By: Jarryl Bryan
Guyana’s High Court on Tuesday heard the case brought by former National Toshaos Council (NTC) Vice Chairman Lennox Shuman, challenging the ongoing House-to-House process on the grounds that it will disenfranchise large sections of the population, including indigenous people.
During the hearing before acting Chief Justice Roxane George, Shuman’s lawyer, Sanjeev Datadin, argued strongly against the process. Datadin cited case law to argue that the order to start House-to-House— issued by former Guyana Elections Commission (GECOM) Chairman Retired Justice James Patterson— was void.
According to Datadin, this is because Patterson was unconstitutionally appointed in the first place and specific orders he made, once brought to the court’s attention, could not stand up.
In addition, Datadin described the former GECOM Chairman’s decision as irrational, considering the fact that since the December 21 passage of the No-Confidence Motion (NCM), GECOM knew it ought to prepare for elections.
Datadin noted that at the time, and despite the possibility that they would have to carry out elections, GECOM moved towards House-to-House, despite a schedule that would have exceeded the time frame.
In addition, Datadin noted that GECOM had received a legal opinion from its legal officer, Excellence Dazzel, telling it that it would have to update the voters’ list and not create a new one.
Datadin informed the court that since Patterson should have been aware of the possibility that GECOM would have to hold elections in three months, but he chose to ignore that possibility and plough ahead with H2H Registration, his order was therefore unreasonable.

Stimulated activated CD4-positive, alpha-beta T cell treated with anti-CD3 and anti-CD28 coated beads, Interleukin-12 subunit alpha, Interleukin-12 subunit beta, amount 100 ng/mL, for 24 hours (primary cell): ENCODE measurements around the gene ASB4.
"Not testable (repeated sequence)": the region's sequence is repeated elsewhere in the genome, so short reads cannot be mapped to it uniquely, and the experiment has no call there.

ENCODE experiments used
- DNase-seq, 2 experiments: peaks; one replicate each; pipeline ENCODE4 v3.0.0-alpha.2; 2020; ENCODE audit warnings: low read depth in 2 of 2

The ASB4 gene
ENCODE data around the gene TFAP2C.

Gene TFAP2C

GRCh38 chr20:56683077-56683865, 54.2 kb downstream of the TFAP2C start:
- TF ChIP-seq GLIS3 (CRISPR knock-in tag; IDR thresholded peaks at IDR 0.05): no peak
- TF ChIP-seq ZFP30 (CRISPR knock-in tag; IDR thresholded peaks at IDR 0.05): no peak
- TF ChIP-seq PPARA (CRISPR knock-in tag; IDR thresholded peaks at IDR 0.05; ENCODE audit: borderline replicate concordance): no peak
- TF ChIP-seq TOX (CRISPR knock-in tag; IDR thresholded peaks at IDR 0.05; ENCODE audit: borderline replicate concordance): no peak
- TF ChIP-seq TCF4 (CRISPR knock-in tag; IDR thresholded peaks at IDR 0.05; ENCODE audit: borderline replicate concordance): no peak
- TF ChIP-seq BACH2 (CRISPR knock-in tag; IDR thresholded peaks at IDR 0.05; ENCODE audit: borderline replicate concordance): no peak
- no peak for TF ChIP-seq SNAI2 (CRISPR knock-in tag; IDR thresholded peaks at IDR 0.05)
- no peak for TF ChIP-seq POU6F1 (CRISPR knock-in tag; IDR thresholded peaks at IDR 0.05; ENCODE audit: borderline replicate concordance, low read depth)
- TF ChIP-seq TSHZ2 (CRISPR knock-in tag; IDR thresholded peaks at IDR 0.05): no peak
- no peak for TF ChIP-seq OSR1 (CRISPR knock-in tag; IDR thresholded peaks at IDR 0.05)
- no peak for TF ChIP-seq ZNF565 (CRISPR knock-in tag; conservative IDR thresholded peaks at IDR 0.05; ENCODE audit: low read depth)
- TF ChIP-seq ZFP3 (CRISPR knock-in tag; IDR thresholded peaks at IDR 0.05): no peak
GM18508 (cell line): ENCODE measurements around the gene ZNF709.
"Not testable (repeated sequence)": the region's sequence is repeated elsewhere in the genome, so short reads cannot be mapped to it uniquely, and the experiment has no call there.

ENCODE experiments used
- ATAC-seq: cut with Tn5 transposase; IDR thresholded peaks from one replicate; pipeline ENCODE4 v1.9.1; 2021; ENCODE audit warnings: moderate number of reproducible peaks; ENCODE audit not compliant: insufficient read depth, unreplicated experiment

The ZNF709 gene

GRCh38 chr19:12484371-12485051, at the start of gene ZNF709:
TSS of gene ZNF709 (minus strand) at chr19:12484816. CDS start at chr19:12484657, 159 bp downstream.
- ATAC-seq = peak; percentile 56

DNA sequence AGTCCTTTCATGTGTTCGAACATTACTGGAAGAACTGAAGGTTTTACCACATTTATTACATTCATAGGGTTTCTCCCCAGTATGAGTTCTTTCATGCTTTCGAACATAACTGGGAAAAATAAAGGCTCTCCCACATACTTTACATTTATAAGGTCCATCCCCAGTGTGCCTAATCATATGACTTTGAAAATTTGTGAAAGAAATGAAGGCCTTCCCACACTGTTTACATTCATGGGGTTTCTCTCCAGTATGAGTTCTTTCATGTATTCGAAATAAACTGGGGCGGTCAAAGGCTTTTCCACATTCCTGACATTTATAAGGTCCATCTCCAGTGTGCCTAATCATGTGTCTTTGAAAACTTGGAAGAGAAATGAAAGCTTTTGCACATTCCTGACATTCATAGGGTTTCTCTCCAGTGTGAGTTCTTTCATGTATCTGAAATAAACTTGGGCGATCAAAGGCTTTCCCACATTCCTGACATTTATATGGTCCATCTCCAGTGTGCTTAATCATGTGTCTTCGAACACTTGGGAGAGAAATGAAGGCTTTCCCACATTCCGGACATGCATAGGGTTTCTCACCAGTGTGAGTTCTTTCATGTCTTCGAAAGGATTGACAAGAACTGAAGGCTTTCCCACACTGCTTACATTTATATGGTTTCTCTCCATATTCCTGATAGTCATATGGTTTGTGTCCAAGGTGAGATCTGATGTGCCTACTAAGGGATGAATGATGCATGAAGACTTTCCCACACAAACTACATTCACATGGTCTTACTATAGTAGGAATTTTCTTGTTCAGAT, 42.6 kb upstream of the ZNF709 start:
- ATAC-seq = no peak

However, GECOM’s lawyer, Roysdale Forde, and Solicitor General Nigel Hawke endeavoured to counter this argument.
In Hawke’s case, he noted that GECOM was preparing for House-to-House anyway, and it is not a case where Patterson woke up one morning and decided to issue the order. Hawke also argued that this matter should be left to the political actors and that the courts should not interfere.
Meanwhile, Forde cited a section of the National Registration Act, which he claims contemplates House-to-House registration as the means to update the List of Electors. According to Forde, Datadin did not prove that the law does not allow for House-to-House.
In his rebuttal to Hawke’s submission, Datadin argued that they are not interfering with GECOM’s independence but rather, they are seeking to have GECOM act within the law, by holding elections in three months as specified by the Constitution.
The Chief Justice set August 23 as the date for her ruling on Shuman’s case.
Meanwhile, the Christopher Ram’s case against House-to-House will be ruled on today.